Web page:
Francois Lacroix was the first keeper of the front light, while an early keeper of the back or rear light was Frns. Meunier. The keepers of minor lights in remote locations were often nearby landowners, and this is evident in the case of the Traverse Range, as Francois Lacroix sold a thirty-by-forty-foot piece of land to the government in a deed dated May 7, 1858. In 1870, the farm on which the rear light stood changed hands, and Joseph Gervais, the new owner, was made keeper of the light after the local priest gave a written testimonial of his “high character.”
While the front range tower was removed each fall, it still was susceptible to ice floes when it was replaced in the spring as shown in the following report for 1896:
The front tower which was carried away by the ice on the 19th April and landed in the middle of a field some 500 feet distant, was found not to have been much damaged and was therefore replaced in position. It was repaired and the platform was renewed. Slight repairs were also made to the metal roof and the tower was painted by the keeper with local assistance. A new ventilator was also put in the back tower. The total expenditure incurred at this station was $64.61.
In 1904, new range light buildings were erected about two miles above Contrecoeur to mark the axis of the improved shipping channel at Contrecoeur Traverse. The new range was known as Contrecoeur Traverse, and its axis was seventy-five feet eastward of the old Traverse range. When Contrecoeur Traverse Range was activated on July 15, 1904, the old Traverse Range was discontinued and its towers removed. The Department of Marine published the following description of Contrecoeur Traverse Range:
The front tower stands on ground about 450 feet back from the water's edge. It is distant about 2 1/8 miles above Contrecoeur church, and is opposite the lower end of Ile Bouchard.
The tower is a square, wooden building, with sloping sides, painted white. It stands on a whitewashed concrete pier. The tower is 12 foot high and the pier 15 feet high.
The light is a fixed white light, elevated 35 feet above the summer level of the river, and should be visible 6 miles in the line of range. The illuminating apparatus is catoptric.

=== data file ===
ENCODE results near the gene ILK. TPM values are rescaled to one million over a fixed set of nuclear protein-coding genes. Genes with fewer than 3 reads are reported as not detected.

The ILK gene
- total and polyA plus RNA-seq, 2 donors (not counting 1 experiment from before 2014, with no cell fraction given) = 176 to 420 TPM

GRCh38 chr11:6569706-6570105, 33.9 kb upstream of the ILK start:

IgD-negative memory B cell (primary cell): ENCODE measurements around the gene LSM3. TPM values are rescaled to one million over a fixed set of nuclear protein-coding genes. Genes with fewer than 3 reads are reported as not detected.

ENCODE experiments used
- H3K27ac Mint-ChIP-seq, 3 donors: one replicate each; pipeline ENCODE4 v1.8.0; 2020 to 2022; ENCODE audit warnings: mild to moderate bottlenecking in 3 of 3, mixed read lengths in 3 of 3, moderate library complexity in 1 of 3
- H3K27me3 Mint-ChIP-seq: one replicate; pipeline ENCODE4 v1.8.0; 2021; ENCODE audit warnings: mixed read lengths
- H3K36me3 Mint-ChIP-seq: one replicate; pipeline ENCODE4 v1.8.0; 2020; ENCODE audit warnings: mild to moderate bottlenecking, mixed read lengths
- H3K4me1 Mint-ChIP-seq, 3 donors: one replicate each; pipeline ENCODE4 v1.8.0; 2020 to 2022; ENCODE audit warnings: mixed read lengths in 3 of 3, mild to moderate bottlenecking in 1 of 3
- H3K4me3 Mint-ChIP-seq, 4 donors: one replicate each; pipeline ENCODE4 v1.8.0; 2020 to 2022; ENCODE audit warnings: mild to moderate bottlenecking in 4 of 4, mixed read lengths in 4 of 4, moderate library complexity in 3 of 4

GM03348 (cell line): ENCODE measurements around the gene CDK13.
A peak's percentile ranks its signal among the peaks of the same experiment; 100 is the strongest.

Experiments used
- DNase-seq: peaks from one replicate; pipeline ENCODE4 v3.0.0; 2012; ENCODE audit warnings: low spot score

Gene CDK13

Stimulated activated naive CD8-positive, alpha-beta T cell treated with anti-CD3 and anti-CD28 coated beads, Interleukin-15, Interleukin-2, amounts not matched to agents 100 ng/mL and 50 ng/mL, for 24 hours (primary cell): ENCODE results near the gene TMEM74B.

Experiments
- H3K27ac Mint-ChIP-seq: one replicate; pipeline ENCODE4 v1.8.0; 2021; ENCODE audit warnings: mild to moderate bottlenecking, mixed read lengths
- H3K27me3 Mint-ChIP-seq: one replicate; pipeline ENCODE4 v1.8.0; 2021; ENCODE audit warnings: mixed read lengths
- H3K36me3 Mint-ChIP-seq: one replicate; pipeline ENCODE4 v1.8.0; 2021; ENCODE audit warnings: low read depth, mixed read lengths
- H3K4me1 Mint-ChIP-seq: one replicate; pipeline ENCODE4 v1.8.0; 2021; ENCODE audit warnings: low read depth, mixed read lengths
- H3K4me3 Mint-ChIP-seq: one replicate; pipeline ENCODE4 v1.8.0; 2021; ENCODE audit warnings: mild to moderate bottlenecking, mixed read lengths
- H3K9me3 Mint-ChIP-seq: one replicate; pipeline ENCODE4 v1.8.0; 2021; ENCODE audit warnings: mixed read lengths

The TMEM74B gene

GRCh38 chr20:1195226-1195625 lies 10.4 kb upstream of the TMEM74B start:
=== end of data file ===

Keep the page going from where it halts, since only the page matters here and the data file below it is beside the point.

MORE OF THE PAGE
The back tower is situated 2,110 feet S. 28° 51’ W. from the front tower, and 175 feet N. 54° 9’ E. from the site of the old front range light.
The tower consists of an open steel framework, square in plan, with sloping sides. painted brown, surmounted by an inclosed wooden watch room and a square wooden lantern. The side of the framework facing the channel is rendered more conspicuous as a day beacon by being covered half way down with wooden slatwork. The lantern roof is painted red, the remainder of the lantern, the watchroom, and the slats, are white. The height of the tower from its base to the ventilator on the lantern is 64 feet. The light is a fixed white light, elevated 95 feet above the summer level of the river, and should be visible 6 miles in the line of range. The illuminating apparatus is catoptric.
The 1904 Contrecoeur Traverse Range towers remained the same through at least 1959, but by 1994 the current towers were in place. These towers, known now as Traverse Contrecoeur, consist of a white cylindrical tower that displays the fixed green front light at a height of fifty-three feet and a square, skeletal tower that displays the fixed green rear light at a height of ninety-three feet. These range lights are separated by 1,316 feet and are surrounded by the Port of Montreal’s Contrecoeur Marine Terminal, which makes it difficult to view the range by land.